Nine months ago, my classmates and I began our final year of high school, expecting to triumph over AP courses, tackle the college application process, and share a few more smiles before saying goodbye. Instead, this academic year has been full of trials we had not foreseen.
The year 2020 has brought the most unexpected beginning to a new decade, as we have been beset by two pandemics — COVID-19 and institutional racism. COVID-19 has coerced the United States and many other nations across the globe to face the harrowing new reality of quarantine and social distancing. Over the past three months, citizens have been staying at home due to the elevated morbidity rates of the coronavirus, particularly in densely populated regions of New Jersey, New York, and Pennsylvania. The most devastating aspect of COVID-19 is that those who have lost loved ones have not been able to experience proper closure due to the restrictions on visiting hospitals and nursing homes, as well as planning and attending traditional funerals.
When I heard of the first outbreak in Wuhan, China during the Chinese New Year, I pitied those who had to spend what would otherwise be a joyous occasion in apprehension over the mysterious virus. The ethnic discrimination towards Asian-Americans over the virus that followed has been perturbing, especially because Asians who have not been exposed to the COVID-19 have been scapegoated for “spreading the virus.”
March 12th was the last day I walked through Haverford High School as a student, and I did not even know it. This pandemic has abruptly cut short the 2019-2020 school year for all students, but it has been particularly challenging for seniors — including myself. When one of my teachers warned my classmates and me that COVID-19 would reach Philadelphia and that schools may close, I brushed off her prediction, believing that people were overreacting about the virus. I had not foreseen the virus’s rapid spread across the globe, nor had I expected the abrupt statewide school closures. Within less than two weeks, school events, including Haverford Drama Club’s 9 to 5 production, academic competitions, and sporting events, were canceled. Suddenly, I was inundated by emails informing me of cancellations for events that I most looked forward to at the end of my senior year — the HOSA competition with my Medical Careers classmates, the Junior Achievement competition with my co-founders of SoulStrung, and my final concert with the Philadelphia Sinfonia.
Sitting behind each graduating class of Haverford High School while performing “Pomp and Circumstance” during my last three years, I envisioned myself as a senior walking down the aisle to the classic graduation tune, picking up my diploma, and tossing up my cap in celebration. Since Pennsylvania Governor Tom Wolfe announced the closure of all schools in Pennsylvania for the rest of the year, I did not have a chance to say goodbye to all of my friends and teachers at a traditional graduation ceremony. Instead, my classmates and I graduated in our driveways, where we were met with a school bus of teachers who handed us our diploma.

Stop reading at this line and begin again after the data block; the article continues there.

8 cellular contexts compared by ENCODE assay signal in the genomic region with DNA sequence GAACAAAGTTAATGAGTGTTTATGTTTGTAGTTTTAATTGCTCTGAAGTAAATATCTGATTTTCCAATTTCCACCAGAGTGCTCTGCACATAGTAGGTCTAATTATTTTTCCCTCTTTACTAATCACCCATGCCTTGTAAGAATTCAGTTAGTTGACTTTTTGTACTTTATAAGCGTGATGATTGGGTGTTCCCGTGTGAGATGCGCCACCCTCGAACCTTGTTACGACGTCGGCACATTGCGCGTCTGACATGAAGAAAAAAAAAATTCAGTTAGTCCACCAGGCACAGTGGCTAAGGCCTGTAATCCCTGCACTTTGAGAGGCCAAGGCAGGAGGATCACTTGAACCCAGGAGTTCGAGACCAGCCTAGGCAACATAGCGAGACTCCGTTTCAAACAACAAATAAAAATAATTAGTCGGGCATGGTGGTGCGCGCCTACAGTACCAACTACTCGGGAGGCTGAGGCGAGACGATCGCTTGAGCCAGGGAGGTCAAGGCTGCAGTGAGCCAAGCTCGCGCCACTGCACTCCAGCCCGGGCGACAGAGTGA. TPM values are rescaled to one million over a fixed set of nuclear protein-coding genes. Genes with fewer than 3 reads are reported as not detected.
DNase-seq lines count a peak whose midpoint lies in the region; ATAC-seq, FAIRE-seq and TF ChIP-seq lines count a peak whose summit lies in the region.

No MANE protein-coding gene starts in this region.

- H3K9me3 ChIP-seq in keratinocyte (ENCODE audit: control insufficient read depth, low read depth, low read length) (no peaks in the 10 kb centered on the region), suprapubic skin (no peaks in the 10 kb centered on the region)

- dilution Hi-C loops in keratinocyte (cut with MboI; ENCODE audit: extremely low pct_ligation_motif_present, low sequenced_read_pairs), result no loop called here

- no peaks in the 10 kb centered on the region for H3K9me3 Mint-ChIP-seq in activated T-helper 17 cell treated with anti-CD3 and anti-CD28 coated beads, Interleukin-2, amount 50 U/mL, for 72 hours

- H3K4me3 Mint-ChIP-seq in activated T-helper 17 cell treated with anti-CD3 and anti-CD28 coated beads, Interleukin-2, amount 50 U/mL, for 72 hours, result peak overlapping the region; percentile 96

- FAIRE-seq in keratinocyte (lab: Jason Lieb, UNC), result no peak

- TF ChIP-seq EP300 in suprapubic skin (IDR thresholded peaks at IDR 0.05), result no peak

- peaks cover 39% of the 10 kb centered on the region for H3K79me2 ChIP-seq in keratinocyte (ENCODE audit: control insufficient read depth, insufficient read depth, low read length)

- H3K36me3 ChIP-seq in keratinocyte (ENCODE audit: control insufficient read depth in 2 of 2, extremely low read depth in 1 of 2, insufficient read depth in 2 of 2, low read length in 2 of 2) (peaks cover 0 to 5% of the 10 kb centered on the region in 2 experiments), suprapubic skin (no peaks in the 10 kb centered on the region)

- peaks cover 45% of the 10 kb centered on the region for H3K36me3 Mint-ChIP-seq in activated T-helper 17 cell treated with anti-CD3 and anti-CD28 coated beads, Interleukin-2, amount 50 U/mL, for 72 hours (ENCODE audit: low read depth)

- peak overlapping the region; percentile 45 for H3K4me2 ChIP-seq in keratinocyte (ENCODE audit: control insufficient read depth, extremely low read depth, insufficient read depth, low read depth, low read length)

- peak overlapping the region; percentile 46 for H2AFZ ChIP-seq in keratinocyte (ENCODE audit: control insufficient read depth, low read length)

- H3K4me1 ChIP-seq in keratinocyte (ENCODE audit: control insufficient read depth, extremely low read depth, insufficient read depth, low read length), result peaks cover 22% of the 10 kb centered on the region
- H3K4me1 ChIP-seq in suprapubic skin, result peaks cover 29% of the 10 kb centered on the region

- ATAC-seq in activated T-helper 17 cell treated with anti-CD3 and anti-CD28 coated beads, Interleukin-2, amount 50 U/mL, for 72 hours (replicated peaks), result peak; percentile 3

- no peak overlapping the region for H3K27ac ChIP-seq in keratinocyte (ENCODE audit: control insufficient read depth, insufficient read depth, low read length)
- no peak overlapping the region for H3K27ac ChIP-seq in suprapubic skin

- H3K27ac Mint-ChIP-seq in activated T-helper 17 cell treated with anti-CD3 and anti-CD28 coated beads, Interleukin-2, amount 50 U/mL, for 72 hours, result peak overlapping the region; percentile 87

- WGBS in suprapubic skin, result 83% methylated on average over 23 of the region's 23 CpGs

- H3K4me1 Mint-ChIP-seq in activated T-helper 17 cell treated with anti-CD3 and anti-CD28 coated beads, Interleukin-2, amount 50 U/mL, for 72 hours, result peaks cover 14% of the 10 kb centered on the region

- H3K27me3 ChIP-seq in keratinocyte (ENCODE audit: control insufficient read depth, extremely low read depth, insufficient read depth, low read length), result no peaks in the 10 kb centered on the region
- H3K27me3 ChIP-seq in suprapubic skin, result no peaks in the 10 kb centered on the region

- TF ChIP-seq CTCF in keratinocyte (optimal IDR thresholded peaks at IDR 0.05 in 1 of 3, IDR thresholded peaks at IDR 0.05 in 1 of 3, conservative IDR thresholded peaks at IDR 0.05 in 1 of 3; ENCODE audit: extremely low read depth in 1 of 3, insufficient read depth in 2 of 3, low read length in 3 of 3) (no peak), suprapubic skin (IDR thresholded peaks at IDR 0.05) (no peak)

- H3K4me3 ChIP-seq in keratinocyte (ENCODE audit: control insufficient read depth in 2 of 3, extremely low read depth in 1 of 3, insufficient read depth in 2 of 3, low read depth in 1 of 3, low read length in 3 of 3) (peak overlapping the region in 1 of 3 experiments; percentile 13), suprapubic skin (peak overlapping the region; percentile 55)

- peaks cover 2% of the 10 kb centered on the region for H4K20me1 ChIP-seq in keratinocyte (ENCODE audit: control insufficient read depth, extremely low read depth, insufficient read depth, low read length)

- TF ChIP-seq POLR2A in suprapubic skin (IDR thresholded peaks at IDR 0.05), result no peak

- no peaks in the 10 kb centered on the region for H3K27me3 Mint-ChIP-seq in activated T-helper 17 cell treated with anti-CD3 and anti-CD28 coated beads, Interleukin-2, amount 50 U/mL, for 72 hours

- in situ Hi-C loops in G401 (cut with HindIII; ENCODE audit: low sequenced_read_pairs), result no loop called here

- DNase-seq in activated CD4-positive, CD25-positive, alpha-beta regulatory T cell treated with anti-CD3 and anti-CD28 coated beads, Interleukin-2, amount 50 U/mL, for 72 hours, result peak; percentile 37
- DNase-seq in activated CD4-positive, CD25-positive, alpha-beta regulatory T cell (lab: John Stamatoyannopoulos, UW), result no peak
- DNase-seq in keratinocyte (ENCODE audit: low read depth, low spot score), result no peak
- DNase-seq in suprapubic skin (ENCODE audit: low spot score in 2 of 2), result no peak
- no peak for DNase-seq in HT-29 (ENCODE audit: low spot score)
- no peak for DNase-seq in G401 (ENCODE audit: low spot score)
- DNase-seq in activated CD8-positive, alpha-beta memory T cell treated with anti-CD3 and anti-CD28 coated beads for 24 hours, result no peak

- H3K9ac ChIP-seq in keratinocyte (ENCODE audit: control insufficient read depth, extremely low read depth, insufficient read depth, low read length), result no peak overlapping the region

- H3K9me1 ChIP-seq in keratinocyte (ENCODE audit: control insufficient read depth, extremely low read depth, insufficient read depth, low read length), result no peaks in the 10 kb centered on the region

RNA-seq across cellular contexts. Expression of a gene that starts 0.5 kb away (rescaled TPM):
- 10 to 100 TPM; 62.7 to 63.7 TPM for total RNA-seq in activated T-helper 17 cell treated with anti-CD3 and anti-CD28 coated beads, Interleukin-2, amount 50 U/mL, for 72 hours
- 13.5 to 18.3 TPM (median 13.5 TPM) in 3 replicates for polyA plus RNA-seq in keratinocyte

Nonetheless, I am grateful for Haverford’s transition to the Flexible Learning curriculum and the modern technology that has facilitated online learning during the remainder of my senior year. As I adapted to the norm of disciplining myself to finish all of my assignments, I could not help but ponder how students would have productively continued their education had this prolonged closure occurred decades ago when technology was not adequately advanced to enable virtual conferences. Being able to sleep in, yet being tasked with assignments each day, has been a unique experience because the federal decree to stay at home has made my quarantine feel somewhat like a break.
Just as Pennsylvania was slowly lifting stay-at-home orders in preparation for the yellow phase of reopening on June 5, a social pandemic — racism — plagued the United States. The murder of George Floyd, an African American man who was arrested by a white police officer in Minneapolis on Memorial Day for allegedly passing counterfeit money, has spurred civil unrest across the nation. Combined with the unlawful deaths of Ahmaud Arbery, Breonna Taylor, and numerous other African Americans, Floyd’s murder was the last straw that ignited further strife. Protestors have shown support for the Black Lives Matter movement to end the continuous cycle of discrimination. As upsetting as these circumstances have been, they brought the Havertown community together for a just cause.
I leave Haverford in the midst of the COVID-19 pandemic, as well as the massive demonstrations protesting racism in the nation’s police forces and justice system. These recent events have taught me what truly matters in life. The health crisis has encouraged me to cherish the blessings — health and nourishment — that I once took for granted. As an aspiring medical doctor, my respect has grown for the heroic frontline personnel who risk their lives daily to save as many lives as they can. The recent deaths of African Americans at the hands of the police, rooted in racism, have been a wake-up call to the inequality that still exists in the country today. Despite the challenges that have plagued the United States in the last three months, I exit Haverford with a drive to use my voice to improve both the healthcare and justice system.
2020 is truly a year I will never forget.